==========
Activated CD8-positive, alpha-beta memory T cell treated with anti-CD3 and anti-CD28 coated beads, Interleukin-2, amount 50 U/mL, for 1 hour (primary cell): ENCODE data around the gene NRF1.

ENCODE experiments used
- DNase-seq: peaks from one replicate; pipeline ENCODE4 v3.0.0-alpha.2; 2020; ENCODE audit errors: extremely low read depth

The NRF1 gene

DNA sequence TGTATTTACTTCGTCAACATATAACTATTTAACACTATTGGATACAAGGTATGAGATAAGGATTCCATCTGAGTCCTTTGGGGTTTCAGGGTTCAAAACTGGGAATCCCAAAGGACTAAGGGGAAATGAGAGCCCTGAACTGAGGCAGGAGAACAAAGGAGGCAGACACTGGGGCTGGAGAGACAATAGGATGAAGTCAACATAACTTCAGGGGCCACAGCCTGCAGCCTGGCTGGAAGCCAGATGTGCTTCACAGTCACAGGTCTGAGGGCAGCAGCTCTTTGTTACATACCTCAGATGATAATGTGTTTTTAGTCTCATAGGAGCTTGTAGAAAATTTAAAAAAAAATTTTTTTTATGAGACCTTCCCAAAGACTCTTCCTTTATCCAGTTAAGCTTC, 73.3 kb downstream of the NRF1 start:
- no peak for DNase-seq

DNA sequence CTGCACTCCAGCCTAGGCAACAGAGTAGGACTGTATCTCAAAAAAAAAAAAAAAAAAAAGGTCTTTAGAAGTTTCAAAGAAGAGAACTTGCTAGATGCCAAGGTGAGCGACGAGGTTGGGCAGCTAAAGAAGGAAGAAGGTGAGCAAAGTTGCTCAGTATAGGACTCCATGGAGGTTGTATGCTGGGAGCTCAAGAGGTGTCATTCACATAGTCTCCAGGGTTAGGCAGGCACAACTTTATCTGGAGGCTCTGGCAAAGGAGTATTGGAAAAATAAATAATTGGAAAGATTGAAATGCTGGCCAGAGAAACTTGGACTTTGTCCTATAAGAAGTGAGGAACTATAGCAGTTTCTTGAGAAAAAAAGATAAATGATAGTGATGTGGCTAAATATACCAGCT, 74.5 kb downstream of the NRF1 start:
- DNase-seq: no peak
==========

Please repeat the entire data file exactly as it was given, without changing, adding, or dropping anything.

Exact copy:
Activated CD8-positive, alpha-beta memory T cell treated with anti-CD3 and anti-CD28 coated beads, Interleukin-2, amount 50 U/mL, for 1 hour (primary cell): ENCODE data around the gene NRF1.

ENCODE experiments used
- DNase-seq: peaks from one replicate; pipeline ENCODE4 v3.0.0-alpha.2; 2020; ENCODE audit errors: extremely low read depth

The NRF1 gene

DNA sequence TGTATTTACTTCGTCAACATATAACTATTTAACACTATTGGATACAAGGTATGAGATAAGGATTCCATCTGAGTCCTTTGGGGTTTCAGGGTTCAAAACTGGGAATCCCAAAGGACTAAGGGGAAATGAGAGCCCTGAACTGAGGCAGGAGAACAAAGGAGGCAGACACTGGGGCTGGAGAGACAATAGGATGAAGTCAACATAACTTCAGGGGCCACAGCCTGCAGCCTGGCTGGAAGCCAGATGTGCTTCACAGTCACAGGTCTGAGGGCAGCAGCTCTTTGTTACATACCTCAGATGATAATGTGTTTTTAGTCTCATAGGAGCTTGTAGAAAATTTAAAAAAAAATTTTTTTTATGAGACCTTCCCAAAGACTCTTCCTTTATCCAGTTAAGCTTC, 73.3 kb downstream of the NRF1 start:
- no peak for DNase-seq

DNA sequence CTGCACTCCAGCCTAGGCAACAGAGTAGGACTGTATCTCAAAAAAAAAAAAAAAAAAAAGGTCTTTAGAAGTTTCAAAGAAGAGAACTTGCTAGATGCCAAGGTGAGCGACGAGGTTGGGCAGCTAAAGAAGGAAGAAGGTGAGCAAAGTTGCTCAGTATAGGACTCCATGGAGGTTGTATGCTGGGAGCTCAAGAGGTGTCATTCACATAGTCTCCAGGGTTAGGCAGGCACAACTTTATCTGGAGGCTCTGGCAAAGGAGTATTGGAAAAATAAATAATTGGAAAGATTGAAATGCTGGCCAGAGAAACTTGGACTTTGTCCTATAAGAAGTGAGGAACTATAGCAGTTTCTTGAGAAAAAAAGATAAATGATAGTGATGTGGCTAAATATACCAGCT, 74.5 kb downstream of the NRF1 start:
- DNase-seq: no peak